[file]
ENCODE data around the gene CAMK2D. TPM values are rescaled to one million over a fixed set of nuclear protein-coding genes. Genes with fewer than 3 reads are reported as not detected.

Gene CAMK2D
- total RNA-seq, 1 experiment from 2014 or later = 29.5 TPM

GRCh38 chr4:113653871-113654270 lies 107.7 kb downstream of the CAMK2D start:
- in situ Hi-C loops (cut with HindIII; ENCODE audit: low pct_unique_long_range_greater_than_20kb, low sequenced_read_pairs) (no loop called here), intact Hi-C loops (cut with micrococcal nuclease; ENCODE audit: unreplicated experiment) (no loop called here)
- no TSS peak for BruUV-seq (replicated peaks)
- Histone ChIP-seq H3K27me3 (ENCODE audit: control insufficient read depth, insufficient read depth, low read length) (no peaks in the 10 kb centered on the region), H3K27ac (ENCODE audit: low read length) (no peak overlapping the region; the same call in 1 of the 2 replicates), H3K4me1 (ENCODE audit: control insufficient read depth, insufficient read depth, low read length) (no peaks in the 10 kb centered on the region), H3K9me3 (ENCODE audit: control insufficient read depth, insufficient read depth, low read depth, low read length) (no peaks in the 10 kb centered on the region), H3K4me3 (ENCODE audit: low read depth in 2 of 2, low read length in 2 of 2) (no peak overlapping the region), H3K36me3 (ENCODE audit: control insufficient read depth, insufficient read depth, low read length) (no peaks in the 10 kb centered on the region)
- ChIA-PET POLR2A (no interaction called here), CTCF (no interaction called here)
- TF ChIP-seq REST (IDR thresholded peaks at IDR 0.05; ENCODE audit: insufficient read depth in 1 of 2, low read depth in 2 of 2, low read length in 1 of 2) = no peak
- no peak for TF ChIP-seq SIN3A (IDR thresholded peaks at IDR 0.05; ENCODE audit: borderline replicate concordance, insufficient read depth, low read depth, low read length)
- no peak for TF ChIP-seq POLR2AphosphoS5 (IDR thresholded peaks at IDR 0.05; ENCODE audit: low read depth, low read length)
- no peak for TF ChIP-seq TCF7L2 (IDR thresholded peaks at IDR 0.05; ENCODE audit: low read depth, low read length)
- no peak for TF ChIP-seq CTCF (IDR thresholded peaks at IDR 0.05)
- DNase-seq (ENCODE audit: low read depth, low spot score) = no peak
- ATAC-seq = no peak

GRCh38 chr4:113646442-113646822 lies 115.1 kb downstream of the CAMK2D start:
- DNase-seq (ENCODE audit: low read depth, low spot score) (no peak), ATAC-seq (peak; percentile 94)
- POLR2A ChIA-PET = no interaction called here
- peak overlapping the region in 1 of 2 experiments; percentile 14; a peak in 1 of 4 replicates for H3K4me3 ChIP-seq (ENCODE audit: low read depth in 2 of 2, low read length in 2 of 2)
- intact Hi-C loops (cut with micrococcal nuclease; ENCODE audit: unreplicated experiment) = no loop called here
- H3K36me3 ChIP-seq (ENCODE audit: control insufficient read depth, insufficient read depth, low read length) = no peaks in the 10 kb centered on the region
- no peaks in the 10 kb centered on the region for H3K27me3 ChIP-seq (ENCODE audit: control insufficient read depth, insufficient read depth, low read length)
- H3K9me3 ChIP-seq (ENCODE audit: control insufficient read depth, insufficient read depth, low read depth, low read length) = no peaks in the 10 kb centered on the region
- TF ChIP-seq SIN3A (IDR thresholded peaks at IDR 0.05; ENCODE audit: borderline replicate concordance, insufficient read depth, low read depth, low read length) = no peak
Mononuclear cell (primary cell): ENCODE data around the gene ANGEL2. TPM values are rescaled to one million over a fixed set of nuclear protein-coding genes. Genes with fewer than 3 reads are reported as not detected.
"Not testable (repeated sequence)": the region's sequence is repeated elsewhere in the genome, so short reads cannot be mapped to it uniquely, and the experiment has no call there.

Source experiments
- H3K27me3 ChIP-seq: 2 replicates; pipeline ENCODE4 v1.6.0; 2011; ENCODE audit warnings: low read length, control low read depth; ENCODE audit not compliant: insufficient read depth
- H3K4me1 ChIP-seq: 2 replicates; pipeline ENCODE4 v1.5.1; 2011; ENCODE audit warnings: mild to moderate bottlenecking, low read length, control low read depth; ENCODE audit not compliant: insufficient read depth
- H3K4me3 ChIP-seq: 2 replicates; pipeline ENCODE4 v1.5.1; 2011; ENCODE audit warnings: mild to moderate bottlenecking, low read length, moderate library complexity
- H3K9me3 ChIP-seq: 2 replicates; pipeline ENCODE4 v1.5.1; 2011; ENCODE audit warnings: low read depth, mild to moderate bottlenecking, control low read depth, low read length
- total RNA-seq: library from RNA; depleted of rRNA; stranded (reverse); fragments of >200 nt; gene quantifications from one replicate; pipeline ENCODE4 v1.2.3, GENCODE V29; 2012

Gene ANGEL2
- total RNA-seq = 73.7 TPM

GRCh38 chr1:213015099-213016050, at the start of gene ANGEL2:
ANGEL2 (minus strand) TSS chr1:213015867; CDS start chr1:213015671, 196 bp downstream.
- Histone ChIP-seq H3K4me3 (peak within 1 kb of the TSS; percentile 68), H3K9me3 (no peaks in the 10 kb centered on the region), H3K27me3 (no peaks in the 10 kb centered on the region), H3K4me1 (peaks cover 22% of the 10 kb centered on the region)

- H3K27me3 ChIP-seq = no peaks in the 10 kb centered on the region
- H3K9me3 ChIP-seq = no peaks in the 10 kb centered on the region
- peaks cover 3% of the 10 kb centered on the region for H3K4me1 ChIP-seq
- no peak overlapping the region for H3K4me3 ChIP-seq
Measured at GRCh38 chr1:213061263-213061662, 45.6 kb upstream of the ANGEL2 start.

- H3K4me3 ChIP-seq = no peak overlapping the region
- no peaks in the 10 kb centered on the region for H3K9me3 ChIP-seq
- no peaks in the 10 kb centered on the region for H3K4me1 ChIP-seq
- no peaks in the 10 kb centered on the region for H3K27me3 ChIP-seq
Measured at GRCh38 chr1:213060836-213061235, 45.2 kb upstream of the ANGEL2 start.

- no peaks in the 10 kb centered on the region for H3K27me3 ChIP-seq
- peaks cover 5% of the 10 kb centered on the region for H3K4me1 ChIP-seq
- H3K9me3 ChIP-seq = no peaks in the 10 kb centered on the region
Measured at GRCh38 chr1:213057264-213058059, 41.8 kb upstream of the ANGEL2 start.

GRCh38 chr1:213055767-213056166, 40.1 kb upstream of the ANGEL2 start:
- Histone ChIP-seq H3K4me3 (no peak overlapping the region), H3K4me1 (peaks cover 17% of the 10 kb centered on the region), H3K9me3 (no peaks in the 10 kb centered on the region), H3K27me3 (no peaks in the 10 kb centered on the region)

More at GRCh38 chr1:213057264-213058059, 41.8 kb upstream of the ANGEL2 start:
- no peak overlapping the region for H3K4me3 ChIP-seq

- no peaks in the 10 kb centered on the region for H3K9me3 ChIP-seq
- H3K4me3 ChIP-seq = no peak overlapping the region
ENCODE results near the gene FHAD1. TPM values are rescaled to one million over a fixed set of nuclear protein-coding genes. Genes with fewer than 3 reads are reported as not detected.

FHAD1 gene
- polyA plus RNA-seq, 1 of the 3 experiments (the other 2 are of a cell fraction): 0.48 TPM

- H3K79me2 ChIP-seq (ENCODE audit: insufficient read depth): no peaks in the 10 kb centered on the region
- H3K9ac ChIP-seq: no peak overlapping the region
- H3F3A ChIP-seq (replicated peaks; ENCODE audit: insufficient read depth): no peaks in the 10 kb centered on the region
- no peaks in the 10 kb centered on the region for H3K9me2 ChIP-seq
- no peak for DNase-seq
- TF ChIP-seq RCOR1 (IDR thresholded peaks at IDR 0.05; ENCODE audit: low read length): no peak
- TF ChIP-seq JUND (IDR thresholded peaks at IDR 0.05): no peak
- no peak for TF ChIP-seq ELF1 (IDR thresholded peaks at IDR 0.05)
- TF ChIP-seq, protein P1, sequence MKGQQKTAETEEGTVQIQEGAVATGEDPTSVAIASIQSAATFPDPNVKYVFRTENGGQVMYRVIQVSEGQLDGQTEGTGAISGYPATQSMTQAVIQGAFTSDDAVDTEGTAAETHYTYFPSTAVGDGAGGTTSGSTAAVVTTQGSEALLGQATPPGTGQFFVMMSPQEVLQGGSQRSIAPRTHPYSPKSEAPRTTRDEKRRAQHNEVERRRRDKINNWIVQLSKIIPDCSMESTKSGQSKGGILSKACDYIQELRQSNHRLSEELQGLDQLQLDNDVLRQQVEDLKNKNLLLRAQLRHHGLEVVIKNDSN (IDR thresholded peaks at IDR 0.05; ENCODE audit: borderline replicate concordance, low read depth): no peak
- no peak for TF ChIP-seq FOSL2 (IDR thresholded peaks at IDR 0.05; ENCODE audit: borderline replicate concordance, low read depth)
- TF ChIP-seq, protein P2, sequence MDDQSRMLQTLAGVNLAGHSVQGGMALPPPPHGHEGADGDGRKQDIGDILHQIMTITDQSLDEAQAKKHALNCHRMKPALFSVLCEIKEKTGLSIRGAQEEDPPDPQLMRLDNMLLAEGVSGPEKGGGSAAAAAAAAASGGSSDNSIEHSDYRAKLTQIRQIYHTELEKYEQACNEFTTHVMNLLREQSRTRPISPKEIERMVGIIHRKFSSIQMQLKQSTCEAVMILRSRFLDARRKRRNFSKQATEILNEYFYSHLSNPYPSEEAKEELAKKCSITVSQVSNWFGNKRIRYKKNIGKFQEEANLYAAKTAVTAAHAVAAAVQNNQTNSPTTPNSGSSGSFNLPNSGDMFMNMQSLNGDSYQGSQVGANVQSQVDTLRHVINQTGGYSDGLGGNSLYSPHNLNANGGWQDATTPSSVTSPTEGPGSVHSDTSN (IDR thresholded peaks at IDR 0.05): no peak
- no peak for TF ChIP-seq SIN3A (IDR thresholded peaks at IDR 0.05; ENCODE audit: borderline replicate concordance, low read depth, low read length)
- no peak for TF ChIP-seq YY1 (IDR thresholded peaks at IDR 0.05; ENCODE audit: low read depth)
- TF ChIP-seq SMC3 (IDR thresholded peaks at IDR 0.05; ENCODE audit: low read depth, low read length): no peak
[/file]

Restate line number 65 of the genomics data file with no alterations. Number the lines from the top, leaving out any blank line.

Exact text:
- no peak for DNase-seq